Also, it never seems to occur to him that the interactive notion of “we” and indeed the interactive notion of “you” plural (which he fails to address) in turn could not exist without the separate identities of “I” and “you”.

Thus, correctly understood in a dynamic interactive manner, both independence and interdependence (as subjective and intersubjective respectively) characterise all personal notions, which continually interact in experience. However, Wilber in both horizontal and vertical terms attempts to give primacy to just one side of a complementary relationship (when emphasis on the other side is equally valid).

Most of all, Wilber fails to emphasise here that the “you” perspective does not specifically relate to words spoken, but rather to a fundamental recognition of the unique personal identity of another holon—in this case a human being—which necessarily continues to exist, whether or not a person is addressed. Therefore, this fundamental recognition would still remain when a person is in a coma. So Wilber's contention that a “you” somehow only comes into being when directly spoken to is, to put it mildly, quite ridiculous.

In fact, I would find a marked lack of genuine complementary understanding running through all of Wilber's work.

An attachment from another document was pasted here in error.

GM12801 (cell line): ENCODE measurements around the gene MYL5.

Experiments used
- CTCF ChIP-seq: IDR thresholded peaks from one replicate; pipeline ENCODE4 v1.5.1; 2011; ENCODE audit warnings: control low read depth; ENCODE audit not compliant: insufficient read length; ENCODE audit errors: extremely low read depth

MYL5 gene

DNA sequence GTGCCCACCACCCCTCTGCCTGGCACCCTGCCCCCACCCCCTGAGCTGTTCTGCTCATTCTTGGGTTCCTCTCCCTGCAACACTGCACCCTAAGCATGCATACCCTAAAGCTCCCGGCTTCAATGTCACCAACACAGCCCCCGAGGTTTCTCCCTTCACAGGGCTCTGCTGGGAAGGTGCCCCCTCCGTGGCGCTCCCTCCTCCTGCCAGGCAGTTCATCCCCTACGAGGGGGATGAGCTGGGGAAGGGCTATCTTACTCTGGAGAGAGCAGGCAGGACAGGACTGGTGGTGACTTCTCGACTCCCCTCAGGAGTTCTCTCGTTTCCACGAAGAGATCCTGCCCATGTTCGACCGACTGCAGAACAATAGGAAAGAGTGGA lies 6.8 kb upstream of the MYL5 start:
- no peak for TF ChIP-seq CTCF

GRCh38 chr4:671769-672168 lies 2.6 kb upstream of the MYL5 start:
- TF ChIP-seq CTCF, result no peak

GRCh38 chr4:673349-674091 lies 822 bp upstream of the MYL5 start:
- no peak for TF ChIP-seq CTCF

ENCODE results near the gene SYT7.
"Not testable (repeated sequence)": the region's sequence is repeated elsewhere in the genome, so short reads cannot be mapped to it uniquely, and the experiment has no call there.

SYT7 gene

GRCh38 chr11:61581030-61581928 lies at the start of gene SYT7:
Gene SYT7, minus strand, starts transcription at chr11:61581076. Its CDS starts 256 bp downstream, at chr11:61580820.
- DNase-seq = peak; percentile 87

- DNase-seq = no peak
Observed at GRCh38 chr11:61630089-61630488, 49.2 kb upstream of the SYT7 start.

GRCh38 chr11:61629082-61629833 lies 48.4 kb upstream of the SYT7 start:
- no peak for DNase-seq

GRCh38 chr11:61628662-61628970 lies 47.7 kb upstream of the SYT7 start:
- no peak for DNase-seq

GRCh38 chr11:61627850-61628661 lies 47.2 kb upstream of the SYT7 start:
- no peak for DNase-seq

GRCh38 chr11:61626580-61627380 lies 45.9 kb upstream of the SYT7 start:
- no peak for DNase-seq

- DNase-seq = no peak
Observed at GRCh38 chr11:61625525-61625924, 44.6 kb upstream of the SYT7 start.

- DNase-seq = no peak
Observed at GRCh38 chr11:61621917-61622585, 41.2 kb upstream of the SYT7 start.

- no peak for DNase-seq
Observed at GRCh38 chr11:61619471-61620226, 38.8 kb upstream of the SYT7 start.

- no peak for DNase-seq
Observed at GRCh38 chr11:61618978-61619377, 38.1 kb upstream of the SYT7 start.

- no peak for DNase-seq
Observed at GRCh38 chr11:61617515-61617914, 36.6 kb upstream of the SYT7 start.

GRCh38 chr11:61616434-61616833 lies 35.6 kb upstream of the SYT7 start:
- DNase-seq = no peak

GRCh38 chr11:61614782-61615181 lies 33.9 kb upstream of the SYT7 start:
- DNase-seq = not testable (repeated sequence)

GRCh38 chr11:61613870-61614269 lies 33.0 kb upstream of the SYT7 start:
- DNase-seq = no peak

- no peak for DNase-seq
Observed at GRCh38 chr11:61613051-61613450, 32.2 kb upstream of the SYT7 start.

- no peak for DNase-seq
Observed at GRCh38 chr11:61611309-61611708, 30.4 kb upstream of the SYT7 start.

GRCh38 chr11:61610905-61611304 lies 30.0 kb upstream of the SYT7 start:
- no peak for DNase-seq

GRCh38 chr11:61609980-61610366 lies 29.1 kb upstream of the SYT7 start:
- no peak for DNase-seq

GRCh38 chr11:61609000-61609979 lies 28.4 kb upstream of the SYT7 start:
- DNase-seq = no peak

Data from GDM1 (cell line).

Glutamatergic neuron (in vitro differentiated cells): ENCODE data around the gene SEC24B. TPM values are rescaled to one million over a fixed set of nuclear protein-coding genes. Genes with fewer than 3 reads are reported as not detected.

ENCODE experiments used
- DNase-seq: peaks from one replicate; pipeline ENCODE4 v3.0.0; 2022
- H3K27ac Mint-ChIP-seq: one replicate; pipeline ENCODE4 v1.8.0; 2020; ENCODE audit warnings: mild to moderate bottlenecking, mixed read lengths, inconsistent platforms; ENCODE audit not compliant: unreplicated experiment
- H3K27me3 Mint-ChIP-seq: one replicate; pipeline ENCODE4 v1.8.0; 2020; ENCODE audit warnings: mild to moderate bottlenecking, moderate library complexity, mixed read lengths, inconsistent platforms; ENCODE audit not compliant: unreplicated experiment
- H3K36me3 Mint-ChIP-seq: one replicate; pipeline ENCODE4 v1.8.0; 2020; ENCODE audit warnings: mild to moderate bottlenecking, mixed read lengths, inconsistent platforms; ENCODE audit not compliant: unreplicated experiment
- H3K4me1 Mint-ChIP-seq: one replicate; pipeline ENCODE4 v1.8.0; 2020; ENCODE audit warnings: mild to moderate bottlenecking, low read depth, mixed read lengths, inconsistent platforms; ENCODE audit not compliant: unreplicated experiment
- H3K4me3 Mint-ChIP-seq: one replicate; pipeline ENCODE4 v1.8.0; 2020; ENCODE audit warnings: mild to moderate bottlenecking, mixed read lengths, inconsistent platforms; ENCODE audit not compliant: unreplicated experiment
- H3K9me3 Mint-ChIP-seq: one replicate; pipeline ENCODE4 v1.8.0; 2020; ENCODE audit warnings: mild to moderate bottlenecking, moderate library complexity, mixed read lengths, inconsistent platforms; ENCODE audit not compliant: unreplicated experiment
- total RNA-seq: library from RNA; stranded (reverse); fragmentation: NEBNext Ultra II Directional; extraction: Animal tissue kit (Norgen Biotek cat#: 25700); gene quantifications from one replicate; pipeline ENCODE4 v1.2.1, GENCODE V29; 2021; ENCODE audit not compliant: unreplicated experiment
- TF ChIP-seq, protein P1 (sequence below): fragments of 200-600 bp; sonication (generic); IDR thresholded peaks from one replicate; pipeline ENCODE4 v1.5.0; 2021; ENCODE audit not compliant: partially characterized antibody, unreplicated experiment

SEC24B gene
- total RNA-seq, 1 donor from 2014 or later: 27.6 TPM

Though the Integral 2.0 movement, as articulated for example by David Long has in some respects attempted to move beyond Wilber's limited expression of perspectives, it still maintains his absolute interpretation of quadrant locations.

And this is the true root of all the problems preventing dualistic understanding from being consistently reconciled with corresponding integral appreciation. So once again the four quadrants need to be defined in a relative rather than absolute manner (where the complementary nature of opposite poles is explicitly recognised).

4. The clear implication of relating 3rd and 4th persons in this manner is that exterior and interior designations (which initially are applied to 3rd and 4th person respectively) are rendered paradoxical through clear appreciation of the two faces associated with each perspective. And this is the very means through which one moves to an integral understanding (in horizontal terms) regarding these impersonal perspectives.

5. In a letter written to his father, 1925.

6. There is great irony in the manner in which Wilber keeps referring to “a rock” as an archetype of merely 3rd person “it” identity. For many years, as we know, he lived in Boulder Colorado. Boulder literally means “a large rock” and is located at the foot of the famed Rocky Mountains.